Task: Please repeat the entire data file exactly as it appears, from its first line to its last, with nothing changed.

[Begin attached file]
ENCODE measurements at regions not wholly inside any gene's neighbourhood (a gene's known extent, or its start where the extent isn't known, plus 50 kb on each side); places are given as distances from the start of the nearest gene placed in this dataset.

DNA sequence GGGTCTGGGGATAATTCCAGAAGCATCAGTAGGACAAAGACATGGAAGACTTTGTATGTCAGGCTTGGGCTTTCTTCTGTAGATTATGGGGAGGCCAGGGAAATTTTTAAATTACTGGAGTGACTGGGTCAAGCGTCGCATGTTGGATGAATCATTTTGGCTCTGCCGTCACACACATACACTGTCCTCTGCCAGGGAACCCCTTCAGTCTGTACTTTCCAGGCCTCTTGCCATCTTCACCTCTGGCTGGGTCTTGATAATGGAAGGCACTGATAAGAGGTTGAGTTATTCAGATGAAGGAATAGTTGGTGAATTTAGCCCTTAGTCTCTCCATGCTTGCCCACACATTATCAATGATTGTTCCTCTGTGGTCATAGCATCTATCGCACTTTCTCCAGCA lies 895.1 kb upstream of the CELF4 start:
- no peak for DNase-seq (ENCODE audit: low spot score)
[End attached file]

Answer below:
ENCODE measurements at regions not wholly inside any gene's neighbourhood (a gene's known extent, or its start where the extent isn't known, plus 50 kb on each side); places are given as distances from the start of the nearest gene placed in this dataset.

DNA sequence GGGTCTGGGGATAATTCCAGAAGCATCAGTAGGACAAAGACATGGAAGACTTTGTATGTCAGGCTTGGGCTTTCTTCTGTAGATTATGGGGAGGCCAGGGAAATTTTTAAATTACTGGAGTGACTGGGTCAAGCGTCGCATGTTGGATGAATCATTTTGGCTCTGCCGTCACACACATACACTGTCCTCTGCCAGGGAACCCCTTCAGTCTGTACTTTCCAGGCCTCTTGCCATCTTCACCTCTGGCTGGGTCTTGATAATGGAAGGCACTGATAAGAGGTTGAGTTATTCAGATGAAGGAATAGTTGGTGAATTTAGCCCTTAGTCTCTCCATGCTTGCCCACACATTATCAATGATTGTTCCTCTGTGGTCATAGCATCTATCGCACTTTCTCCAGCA lies 895.1 kb upstream of the CELF4 start:
- no peak for DNase-seq (ENCODE audit: low spot score)